Original article

Scand J Work Environ Health 2008;34(2):113-119    pdf

doi:10.5271/sjweh.1220

Test–retest reliability and validity of self-reported duration of computer use at work

by IJmker S, Leijssen JNM, Blatter BM, van der Beek AJ, van Mechelen W, Bongers PM

Objectives The aims of this study were to evaluate the test–retest reliability and the validity of self-reported duration of computer use at work.

Methods Test–retest reliability was studied among 81 employees of a research department of a university medical center. The employees filled out a web-based questionnaire twice with an in-between period of 14 days. Validity was studied among a group of 572 office workers who participated in an epidemiologic field study. A software program recorded the duration of computer use at work during the 3 months preceding the questionnaire.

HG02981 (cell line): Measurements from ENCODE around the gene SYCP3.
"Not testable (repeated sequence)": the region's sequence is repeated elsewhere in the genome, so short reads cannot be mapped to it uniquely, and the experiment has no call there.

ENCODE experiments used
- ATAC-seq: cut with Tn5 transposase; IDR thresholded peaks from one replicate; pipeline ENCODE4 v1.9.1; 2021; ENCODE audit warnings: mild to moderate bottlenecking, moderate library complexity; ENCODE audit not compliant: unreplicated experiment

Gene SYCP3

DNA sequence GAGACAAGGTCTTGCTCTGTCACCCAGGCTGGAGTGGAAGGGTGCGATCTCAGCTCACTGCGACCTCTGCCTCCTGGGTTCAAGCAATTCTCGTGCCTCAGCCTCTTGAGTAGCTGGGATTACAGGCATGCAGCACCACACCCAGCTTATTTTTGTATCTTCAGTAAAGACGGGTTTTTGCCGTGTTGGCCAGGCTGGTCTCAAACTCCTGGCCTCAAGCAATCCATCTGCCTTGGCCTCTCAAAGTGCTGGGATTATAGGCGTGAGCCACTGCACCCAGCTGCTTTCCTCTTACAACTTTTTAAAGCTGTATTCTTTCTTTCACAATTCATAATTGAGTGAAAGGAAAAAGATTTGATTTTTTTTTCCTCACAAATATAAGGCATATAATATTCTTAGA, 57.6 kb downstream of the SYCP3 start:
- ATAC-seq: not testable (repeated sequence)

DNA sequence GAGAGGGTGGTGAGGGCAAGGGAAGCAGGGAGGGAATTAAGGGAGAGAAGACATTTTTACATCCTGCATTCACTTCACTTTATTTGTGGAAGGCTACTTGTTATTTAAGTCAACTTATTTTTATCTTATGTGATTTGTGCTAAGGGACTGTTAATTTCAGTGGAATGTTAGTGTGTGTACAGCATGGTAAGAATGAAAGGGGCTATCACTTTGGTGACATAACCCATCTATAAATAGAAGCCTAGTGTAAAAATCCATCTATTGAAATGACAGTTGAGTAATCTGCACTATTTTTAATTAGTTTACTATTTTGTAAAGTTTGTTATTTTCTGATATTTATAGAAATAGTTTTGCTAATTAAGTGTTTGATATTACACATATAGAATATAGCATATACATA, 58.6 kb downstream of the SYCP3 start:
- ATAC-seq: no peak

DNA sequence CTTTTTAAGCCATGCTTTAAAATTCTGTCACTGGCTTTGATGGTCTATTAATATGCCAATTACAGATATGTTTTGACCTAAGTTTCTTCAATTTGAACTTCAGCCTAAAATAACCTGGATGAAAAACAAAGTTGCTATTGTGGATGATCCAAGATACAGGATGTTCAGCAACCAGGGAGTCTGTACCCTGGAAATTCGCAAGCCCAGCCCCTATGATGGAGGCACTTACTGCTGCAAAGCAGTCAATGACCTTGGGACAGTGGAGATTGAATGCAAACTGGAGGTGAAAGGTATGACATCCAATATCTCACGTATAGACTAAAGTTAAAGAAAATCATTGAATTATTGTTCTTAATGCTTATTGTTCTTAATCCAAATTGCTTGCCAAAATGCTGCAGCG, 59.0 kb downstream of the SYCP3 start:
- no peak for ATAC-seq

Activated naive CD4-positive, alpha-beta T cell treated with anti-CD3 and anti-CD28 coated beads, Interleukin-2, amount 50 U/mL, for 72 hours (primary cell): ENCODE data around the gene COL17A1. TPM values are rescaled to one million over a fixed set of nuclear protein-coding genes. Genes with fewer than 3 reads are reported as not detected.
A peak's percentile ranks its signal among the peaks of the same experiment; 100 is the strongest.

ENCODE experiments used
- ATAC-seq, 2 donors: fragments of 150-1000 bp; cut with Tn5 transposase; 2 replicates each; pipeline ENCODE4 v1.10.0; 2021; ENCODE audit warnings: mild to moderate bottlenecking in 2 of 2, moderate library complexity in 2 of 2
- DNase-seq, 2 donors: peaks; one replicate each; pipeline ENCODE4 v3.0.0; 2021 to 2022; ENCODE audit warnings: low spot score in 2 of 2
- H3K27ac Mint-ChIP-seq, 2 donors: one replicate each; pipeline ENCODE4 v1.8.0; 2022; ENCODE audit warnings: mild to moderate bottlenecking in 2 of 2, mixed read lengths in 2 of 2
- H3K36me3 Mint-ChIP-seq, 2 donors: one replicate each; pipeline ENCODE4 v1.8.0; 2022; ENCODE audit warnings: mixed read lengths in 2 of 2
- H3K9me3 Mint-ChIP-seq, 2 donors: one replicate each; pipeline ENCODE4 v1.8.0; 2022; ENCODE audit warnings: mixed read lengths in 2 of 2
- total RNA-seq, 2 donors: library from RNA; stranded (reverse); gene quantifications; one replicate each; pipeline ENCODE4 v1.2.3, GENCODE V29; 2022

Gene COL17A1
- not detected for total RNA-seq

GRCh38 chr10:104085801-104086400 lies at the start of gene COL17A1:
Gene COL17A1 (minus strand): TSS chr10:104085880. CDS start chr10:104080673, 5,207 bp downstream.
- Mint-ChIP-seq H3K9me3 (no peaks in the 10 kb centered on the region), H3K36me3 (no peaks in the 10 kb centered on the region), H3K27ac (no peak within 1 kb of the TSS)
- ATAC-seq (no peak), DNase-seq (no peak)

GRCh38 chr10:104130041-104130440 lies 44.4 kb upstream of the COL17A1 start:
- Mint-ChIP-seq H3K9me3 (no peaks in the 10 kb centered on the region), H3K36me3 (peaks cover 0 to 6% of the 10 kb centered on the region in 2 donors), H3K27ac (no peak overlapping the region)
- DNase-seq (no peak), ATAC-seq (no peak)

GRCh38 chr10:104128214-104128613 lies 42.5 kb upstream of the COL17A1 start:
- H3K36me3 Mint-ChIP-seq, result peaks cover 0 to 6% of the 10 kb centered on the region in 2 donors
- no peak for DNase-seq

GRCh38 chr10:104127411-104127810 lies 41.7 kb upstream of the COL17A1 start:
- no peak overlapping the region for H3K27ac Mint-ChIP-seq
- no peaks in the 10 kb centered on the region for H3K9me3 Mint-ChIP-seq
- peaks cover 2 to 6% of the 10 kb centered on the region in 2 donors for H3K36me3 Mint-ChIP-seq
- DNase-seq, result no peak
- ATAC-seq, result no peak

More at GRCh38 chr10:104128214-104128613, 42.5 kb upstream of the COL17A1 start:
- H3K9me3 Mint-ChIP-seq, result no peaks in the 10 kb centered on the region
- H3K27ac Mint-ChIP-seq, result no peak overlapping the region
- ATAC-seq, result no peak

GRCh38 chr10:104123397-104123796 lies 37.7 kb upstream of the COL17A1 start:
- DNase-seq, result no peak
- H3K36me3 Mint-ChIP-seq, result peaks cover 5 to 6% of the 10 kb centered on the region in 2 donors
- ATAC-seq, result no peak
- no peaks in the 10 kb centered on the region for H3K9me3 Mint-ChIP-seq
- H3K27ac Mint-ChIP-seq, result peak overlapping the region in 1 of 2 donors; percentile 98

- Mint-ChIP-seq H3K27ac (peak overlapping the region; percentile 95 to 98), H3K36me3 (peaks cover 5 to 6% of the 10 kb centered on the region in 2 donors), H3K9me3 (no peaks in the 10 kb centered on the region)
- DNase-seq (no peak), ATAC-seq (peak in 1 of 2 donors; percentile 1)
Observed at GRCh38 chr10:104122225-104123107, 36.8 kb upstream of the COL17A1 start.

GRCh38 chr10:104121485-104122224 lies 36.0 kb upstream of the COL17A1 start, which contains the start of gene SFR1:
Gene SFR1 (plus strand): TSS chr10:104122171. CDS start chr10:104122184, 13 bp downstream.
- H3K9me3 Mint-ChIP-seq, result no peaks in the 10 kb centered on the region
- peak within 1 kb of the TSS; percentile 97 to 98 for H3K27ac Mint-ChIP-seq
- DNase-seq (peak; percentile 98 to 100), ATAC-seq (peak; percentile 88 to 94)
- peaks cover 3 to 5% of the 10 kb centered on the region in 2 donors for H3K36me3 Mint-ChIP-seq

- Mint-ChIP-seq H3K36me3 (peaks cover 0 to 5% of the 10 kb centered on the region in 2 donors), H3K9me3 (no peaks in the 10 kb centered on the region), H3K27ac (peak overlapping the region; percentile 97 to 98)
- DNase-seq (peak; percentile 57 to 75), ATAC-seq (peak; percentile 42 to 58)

Results The percentages of agreement for test–retest reliability were 75% [95% confidence interval (95% CI) 64–84] for total computer use and 67% (95% CI 55–77) for mouse use. The percentages of agreement between self-report and registration were 18% (95% CI 15–21) for total computer use and 16% (95% CI 13–19) for mouse use. Misclassification was mainly nondifferential in nature, since all of the evaluated subgroups showed at least 75% misclassification.

Conclusions The use of self-reports lead to the misclassification of exposure to computer use for more than 80% of all persons. This misclassification is predominantly nondifferential in nature and can only partly be explained by limited test–retest reliability.

This article refers to the following text of the Journal: 2005;31(2):122-131